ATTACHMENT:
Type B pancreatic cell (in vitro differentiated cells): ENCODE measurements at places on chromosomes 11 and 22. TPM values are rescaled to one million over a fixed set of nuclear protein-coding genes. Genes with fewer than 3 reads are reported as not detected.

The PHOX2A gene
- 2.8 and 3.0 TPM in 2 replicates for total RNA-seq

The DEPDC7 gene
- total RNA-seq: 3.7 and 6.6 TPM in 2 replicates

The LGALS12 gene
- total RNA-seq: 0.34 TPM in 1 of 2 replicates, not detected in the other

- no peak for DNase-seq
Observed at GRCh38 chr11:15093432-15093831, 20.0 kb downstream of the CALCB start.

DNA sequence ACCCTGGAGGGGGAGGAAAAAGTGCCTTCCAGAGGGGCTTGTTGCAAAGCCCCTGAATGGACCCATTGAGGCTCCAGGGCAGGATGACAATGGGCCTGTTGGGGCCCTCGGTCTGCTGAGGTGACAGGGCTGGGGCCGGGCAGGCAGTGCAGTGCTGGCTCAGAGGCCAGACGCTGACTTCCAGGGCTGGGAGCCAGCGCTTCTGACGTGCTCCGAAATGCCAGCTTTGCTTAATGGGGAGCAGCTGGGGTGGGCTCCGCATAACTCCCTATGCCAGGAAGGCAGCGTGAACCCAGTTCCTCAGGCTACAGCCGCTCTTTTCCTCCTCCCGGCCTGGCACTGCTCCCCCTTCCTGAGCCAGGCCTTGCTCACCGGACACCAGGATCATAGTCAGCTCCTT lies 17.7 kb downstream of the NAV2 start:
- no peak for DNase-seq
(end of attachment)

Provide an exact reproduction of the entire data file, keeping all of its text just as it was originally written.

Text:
Type B pancreatic cell (in vitro differentiated cells): ENCODE measurements at places on chromosomes 11 and 22. TPM values are rescaled to one million over a fixed set of nuclear protein-coding genes. Genes with fewer than 3 reads are reported as not detected.

The PHOX2A gene
- 2.8 and 3.0 TPM in 2 replicates for total RNA-seq

The DEPDC7 gene
- total RNA-seq: 3.7 and 6.6 TPM in 2 replicates

The LGALS12 gene
- total RNA-seq: 0.34 TPM in 1 of 2 replicates, not detected in the other

- no peak for DNase-seq
Observed at GRCh38 chr11:15093432-15093831, 20.0 kb downstream of the CALCB start.

DNA sequence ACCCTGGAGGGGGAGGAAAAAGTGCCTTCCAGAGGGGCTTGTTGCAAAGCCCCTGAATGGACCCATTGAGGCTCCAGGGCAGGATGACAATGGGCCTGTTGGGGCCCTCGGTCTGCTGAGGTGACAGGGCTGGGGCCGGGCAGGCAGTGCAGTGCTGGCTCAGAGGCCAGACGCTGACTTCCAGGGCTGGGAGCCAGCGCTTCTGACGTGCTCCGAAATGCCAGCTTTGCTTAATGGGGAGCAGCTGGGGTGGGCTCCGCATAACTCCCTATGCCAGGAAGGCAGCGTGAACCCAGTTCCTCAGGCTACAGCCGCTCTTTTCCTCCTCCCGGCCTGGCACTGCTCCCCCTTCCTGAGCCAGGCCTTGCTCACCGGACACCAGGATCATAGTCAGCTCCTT lies 17.7 kb downstream of the NAV2 start:
- no peak for DNase-seq